2. Employee Retention and Engagement: Employee retention and engagement is more difficult now than ever. With millennials projected to make up the dominant demographic of the workforce by 2020, employers need to rethink their company culture. To underscore the importance of fresh retention ideas, 44 percent of millennials say they would quit their jobs within two years if given the chance. Sixty percent say they wish to leave their current jobs by 2020. Now is the time to consider new retention and engagement initiatives.
  3. Paid Family and Medical Leave: Paid family and medical leave is an important and enticing package for employees. In the United States, over 88 percent of private sector employees do not have paid leave options, according to the Department of Labor (DOL). And of the few that do have access, over 33 percent believe taking leave would put their jobs at risk. States like California, New Jersey and Rhode Island all have paid leave laws in place, with other states working on their own legislation. This staggering gap in benefit offerings makes paid leave packages especially appealing for younger workers.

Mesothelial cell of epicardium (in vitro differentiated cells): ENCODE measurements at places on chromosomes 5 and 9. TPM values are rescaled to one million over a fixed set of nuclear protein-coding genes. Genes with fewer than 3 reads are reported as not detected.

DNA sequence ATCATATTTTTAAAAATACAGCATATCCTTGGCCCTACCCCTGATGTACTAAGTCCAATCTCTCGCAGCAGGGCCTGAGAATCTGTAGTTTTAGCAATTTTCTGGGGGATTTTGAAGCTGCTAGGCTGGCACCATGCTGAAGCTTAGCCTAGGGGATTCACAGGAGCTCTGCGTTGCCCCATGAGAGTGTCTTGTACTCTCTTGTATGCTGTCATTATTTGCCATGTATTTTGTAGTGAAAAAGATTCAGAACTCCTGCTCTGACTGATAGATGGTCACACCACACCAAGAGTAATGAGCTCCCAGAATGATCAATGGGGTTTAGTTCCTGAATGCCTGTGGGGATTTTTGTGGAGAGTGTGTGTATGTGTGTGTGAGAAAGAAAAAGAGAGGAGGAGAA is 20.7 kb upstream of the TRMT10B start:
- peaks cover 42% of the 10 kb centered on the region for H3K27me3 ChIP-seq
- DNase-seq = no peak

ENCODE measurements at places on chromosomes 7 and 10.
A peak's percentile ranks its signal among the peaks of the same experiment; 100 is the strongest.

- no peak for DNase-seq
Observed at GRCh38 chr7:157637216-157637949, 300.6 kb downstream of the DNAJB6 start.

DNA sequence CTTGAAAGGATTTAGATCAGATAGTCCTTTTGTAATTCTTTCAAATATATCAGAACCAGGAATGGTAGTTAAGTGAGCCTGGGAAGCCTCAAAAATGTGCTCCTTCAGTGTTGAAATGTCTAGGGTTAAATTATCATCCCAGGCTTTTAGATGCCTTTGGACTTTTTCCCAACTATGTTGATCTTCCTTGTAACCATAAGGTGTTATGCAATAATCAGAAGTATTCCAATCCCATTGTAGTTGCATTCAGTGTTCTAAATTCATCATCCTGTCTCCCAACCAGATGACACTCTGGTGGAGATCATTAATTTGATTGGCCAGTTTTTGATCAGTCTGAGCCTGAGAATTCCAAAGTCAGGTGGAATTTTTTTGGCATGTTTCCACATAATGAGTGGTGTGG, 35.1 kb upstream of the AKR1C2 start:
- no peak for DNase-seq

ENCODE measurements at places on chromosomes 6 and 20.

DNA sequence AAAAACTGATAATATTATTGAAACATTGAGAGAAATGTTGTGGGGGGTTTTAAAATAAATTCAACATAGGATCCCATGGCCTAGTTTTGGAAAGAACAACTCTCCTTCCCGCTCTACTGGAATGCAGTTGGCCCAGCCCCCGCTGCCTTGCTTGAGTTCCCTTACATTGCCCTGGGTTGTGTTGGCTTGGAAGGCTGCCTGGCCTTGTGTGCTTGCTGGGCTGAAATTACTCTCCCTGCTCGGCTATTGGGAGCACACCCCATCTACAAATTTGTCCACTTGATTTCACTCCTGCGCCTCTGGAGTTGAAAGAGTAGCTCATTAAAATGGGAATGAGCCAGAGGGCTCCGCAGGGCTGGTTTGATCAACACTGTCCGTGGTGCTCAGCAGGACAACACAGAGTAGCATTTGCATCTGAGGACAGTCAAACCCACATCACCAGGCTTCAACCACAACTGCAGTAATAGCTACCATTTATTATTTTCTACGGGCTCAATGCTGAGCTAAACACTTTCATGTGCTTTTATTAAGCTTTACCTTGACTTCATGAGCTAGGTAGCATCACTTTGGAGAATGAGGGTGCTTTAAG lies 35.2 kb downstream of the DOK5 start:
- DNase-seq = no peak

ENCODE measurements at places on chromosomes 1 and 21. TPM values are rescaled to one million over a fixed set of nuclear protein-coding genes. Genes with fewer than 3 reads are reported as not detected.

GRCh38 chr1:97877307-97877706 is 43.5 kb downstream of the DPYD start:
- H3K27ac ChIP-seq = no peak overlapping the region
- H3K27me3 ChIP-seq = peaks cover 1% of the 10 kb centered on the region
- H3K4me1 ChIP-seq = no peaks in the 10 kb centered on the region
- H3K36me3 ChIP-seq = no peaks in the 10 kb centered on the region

4. EEO-1 Form Update: The Equal Employment Opportunity Commission (EEOC) has formally adopted modifications to the Employer Information Report (EEO-1), effective March 31, 2018. Beginning at this time, employers will need to report their total number of workers, their gender and race, their pay grade and job classification. The EEOC says this will help it more effectively investigate discrimination claims and pay disparities. In order to prepare for this new requirement, employers should begin compiling this information in 2017. 
  5. I-9 and E-verify Updates: The latest version of the I-9 form is now effective, as of Jan. 22, 2017. This means that employers must use the latest version for all new employees or face steep penalties. The form is not required for existing employees. The main changes include marking “N/A” in fields that would previously be left blank, verifying employment for individuals in person (not remotely via a webcam, for instance) and using a large blank field to leave notes instead of putting them in the margins.

As history shows, when there’s an administration change, employee benefits change as well. There will certainly be new legislation in the coming months, as promised by President Trump. HR needs to lead the way in communication and make adjustments to adhere to any new requirements.

The aforementioned issues describe only a handful of the new HR changes that are forecast  for 2017.